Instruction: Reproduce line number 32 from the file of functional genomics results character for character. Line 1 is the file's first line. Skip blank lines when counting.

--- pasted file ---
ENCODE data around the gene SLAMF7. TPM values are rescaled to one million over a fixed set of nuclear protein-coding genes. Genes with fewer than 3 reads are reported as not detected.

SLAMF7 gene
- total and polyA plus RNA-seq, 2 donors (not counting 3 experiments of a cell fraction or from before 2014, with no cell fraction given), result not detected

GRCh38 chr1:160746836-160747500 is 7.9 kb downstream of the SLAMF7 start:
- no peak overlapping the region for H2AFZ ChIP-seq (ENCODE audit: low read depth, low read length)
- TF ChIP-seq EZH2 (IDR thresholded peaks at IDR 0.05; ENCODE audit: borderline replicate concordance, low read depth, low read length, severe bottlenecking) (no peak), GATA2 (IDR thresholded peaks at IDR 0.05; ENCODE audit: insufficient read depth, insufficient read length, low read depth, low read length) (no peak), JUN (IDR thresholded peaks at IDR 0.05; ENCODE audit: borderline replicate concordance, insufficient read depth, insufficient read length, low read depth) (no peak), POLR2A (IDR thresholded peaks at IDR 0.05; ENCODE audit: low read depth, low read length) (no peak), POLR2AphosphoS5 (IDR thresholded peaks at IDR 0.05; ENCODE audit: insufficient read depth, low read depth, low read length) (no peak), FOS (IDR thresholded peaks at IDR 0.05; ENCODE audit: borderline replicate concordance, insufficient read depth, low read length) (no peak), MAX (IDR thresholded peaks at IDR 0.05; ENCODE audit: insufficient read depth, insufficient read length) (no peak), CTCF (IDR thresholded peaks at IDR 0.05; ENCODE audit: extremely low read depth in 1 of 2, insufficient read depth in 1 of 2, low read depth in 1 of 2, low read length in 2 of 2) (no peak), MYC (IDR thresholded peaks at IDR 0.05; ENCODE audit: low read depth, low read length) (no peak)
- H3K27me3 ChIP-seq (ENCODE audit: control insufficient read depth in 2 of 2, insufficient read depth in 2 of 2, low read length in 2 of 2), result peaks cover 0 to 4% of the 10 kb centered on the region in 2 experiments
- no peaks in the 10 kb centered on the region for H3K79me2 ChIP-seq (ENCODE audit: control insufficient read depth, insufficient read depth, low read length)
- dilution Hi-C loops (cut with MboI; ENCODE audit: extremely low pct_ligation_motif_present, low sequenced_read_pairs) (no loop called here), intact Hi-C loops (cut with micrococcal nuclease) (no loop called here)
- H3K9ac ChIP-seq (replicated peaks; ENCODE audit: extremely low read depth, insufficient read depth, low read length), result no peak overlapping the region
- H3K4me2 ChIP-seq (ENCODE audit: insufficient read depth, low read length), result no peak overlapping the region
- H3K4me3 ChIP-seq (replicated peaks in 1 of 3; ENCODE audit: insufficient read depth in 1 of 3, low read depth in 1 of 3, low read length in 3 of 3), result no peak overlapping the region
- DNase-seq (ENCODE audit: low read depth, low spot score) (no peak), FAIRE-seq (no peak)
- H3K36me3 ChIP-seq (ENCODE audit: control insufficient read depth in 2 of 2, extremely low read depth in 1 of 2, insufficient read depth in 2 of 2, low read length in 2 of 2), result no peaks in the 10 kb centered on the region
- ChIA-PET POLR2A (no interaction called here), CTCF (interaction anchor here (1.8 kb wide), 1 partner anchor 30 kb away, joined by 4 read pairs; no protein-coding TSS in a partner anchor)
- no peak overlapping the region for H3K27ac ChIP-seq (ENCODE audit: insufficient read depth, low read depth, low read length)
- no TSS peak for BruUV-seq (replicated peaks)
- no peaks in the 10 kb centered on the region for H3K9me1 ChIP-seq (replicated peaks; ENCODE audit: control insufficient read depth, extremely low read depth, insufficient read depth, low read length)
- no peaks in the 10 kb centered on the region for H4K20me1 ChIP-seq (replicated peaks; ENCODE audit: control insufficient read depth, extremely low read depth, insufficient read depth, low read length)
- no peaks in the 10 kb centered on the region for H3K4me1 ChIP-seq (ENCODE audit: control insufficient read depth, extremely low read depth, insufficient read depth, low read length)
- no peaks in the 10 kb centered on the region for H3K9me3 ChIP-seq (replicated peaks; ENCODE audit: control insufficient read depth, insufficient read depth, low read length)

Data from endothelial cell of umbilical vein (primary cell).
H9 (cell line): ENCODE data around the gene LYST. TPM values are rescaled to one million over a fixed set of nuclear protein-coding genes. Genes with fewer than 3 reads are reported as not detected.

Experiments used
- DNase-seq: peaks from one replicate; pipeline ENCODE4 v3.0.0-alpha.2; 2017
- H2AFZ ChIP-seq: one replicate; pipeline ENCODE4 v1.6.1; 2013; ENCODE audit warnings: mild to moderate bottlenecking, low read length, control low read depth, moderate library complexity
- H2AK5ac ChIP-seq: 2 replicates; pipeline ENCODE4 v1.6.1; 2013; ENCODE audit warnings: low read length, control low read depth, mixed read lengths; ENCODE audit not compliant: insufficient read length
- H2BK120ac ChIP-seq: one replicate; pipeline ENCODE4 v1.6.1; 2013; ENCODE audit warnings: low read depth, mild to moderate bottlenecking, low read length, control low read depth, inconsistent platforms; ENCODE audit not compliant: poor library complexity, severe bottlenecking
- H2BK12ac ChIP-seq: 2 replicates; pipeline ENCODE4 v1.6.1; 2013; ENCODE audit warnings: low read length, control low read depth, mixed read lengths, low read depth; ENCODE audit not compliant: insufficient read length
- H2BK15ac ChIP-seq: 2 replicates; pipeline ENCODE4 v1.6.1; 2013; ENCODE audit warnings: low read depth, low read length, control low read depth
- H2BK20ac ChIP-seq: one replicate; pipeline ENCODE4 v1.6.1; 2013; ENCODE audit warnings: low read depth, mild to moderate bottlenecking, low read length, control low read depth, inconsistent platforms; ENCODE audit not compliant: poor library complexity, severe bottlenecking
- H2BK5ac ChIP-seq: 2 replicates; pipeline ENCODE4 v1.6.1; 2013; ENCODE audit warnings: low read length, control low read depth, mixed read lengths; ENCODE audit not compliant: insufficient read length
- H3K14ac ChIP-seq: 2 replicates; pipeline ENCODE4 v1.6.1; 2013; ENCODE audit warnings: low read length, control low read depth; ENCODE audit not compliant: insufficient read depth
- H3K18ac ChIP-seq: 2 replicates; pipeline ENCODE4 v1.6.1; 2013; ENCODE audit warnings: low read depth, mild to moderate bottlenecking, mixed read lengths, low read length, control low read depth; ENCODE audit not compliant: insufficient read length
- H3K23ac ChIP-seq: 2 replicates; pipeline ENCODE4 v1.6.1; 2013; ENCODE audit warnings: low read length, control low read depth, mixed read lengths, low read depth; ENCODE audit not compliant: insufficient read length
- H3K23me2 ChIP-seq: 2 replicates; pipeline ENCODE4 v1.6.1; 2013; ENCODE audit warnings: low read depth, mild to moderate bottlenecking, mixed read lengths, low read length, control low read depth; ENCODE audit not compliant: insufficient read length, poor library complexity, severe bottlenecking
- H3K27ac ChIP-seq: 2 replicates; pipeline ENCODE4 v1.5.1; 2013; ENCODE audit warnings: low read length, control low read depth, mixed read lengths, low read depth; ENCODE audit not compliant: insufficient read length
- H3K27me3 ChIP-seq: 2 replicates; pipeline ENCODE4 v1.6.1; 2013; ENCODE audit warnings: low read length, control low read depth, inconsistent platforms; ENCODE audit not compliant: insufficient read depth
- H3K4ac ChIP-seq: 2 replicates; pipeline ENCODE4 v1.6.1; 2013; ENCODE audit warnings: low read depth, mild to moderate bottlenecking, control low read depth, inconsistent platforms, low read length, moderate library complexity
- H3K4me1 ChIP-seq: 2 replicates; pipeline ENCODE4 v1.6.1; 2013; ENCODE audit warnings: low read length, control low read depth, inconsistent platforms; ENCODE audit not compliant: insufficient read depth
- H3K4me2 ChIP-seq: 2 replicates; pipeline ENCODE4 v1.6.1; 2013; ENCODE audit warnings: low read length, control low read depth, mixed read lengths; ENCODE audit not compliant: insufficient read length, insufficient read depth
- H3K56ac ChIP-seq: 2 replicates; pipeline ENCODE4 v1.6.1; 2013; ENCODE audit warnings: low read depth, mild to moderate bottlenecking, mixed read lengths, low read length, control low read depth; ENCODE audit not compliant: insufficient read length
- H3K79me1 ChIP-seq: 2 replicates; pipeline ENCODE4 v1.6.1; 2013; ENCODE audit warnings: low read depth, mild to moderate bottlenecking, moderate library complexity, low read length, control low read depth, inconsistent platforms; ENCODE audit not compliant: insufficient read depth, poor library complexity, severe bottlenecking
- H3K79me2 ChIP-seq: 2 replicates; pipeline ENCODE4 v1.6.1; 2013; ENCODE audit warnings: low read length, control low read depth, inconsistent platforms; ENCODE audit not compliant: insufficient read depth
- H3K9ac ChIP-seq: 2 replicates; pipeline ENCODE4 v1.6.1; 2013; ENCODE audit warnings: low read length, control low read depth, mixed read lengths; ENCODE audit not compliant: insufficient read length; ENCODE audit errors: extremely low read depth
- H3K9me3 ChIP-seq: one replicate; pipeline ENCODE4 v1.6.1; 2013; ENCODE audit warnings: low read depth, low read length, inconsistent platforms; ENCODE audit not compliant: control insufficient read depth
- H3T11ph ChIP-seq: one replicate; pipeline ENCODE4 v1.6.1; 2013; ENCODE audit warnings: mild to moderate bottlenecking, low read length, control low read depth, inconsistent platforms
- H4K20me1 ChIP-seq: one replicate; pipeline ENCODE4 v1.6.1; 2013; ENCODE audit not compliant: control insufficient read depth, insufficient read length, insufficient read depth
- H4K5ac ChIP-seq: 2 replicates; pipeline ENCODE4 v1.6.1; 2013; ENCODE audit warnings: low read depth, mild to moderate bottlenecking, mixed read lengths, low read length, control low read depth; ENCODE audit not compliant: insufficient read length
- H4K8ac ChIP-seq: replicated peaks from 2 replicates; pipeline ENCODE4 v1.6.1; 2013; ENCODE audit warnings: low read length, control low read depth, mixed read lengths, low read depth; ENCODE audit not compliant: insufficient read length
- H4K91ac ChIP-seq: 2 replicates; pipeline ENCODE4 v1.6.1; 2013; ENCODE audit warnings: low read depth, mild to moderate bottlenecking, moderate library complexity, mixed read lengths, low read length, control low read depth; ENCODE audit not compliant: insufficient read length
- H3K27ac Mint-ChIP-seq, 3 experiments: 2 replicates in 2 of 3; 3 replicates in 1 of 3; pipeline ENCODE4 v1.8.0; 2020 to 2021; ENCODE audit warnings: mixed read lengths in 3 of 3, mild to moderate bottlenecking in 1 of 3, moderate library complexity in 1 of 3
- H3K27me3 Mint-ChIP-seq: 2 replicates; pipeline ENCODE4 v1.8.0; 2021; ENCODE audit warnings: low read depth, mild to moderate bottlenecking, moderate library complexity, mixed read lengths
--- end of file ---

- H2BK5ac ChIP-seq: 2 replicates; pipeline ENCODE4 v1.6.1; 2013; ENCODE audit warnings: low read length, control low read depth, mixed read lengths; ENCODE audit not compliant: insufficient read length